Tuesday, January 25, 2011

Eagle Bulk Shipping Inc. - Not All Disclosures Are Created Equal!

Following persistent market rumors and a precipitous drop in its share price, Eagle Bulk Shipping (NASDAQ: EGLE) acknowledged today its credit exposure with Korea Line Corporation, which had earlier filed for protective receivership in Seoul (i.e. bankruptcy protection). But if the company was trying to calm the market’s negative sentiment, it probably achieved the exact opposite, since it did not disclose the nature and extent of its credit exposure with Korea Line.

Under the most recent quarterly report filed by the company (for the quarter that ended on Sep 30th, 2010), EGLE had disclosed three charterers, each accounting for more that 10% of its consolidated time charter revenue. Charterer B with 25% of revenue, and Charterers W & X with 13% and 10% respectively. Why the letters you may ask? EGLE does not disclose the names of its major Charterers. In fact it does not disclose the name of the Charterer for any medium or long-term charter it enters.

For comparison purposes, the three other publicly traded peers of EGLE that we cover, namely Baltic Trading Limited (NYSE: BALT), Genco Shipping & Trading (NYSE: GNK), and Diana Shipping (NYS: DSX), all provide full disclosure of the Charterer for every medium to long-term charter they enter.

Is it possible that Korea Line was one of the company’s three major charterers? Published reports today claim that Korea Line has chartered 13 of the EGLE’s vessels. EGLE is currently operating a fleet of 39 vessels and is scheduled to take delivery of an additional 7 vessels this year. If it is true that Korea Line has on charter 13 vessels, it will make Korea Line, not only one of the company’s three major Charterers, but the largest one!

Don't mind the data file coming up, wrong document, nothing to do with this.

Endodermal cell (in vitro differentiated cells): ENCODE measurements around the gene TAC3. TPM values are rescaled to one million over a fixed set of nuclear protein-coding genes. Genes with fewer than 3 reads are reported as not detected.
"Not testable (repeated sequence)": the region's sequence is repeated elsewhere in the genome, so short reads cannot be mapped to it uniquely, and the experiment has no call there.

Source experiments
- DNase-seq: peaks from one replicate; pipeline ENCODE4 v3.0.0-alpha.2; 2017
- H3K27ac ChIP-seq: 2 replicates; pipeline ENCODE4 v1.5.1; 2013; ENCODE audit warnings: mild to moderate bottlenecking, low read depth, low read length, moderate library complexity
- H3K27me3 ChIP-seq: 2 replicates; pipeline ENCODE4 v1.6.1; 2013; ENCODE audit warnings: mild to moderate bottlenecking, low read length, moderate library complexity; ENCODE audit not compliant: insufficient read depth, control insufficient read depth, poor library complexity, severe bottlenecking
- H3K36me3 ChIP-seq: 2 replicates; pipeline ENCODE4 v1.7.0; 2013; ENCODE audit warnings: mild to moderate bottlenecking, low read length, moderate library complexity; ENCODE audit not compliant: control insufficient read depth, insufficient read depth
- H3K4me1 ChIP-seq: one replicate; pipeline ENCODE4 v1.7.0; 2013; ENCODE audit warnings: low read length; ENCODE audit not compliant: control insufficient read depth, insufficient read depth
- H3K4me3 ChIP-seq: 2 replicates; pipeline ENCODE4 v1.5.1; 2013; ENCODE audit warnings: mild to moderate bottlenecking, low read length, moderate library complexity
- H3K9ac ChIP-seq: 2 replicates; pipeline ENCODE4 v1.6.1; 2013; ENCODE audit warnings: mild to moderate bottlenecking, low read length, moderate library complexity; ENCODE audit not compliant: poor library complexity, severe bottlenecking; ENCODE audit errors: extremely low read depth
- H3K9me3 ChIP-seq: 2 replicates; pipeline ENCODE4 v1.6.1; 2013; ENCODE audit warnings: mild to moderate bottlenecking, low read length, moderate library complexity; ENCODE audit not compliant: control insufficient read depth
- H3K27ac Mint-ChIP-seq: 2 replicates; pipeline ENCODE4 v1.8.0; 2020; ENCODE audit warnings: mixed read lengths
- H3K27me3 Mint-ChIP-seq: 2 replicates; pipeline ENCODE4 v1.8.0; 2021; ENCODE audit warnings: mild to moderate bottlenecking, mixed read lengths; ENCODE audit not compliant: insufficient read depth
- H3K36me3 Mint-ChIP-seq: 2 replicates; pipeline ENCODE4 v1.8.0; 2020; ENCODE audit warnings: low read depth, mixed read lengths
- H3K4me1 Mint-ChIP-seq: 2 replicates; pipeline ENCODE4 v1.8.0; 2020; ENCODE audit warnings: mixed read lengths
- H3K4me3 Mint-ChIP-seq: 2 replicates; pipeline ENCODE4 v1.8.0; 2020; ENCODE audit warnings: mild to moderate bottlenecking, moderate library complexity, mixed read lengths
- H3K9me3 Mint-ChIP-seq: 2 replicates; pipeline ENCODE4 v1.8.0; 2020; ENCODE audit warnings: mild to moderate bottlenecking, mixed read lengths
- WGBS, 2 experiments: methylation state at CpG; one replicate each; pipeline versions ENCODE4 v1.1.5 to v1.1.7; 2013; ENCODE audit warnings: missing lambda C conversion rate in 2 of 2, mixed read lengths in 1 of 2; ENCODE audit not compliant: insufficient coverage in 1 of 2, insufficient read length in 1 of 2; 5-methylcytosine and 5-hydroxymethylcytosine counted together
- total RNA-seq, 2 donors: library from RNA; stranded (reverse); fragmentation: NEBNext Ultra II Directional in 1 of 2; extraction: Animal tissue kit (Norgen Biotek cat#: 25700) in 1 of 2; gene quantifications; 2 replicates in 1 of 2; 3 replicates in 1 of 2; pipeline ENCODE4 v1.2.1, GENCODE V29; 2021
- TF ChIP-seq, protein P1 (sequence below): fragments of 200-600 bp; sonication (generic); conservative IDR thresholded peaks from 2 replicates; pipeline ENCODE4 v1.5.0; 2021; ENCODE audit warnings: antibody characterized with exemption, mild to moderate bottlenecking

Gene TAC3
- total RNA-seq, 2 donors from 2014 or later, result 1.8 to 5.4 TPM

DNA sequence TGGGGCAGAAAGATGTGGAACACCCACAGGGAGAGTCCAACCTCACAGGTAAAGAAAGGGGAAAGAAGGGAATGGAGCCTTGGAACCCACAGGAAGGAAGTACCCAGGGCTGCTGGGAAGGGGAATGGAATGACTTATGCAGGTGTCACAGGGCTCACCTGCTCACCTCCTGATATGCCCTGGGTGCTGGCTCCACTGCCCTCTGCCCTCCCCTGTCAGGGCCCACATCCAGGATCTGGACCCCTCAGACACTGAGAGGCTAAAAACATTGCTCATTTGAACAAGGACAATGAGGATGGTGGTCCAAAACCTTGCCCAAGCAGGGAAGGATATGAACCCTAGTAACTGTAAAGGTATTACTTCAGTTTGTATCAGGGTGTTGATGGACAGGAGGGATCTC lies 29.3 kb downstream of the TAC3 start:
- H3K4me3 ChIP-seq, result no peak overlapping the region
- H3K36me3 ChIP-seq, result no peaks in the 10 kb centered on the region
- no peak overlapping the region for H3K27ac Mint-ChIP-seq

Eagle did acknowledge that its exposure to current accounts receivable with Korea Line is modest. This should be expected since it is common practice in shipping for hire to be paid in advance every 15 days and Korea Line only filed for bankruptcy protection today. But the problem is not accounts receivable, typically not a major balance sheet account for a shipping company. The problem is the company’s credit exposure to its forward fixed revenue, which could be very substantial if Korea Line is among its largest customers.

The company also acknowledged that the vast majority of its charters with Korea Line are fixed at close to current market rates. Well we beg to differ! Very weak current market rates are precisely why Korea Line filed for bankruptcy protection. Today the spot rate for Supramax vessels (EGLE’s vessel class) was pegged at $14,333, for Panamax vessels at $12,084, and for Capesize vessels at a depression level of $8,002.

How do current spot market rates compare to the charters with Korea Line? While we cannot fully answer this question, given the lack of public disclosure, we know that during 2010 EGLE took delivery of 12 new-building vessels. Ten of those vessels have been fixed on long-term charters from 3 to 8.5 years at gross BASE RATES ranging from $17,650 to $18,500 PLUS profit sharing. If Korea Line were responsible for several of those charters, then the company’s credit exposure to its forward fixed revenue would indeed be very substantial.

In contrast Diana Shipping & Baltic Trading Limited presently have no vessels chartered to Korea Line, and Genco Shipping & Trading only has its vessel GENCO SUCCESS coming off charter at the end of this month.

In conclusion, adverse market conditions, coupled with a lack of adequate public disclosure will make for very turbulent seas in the coming days!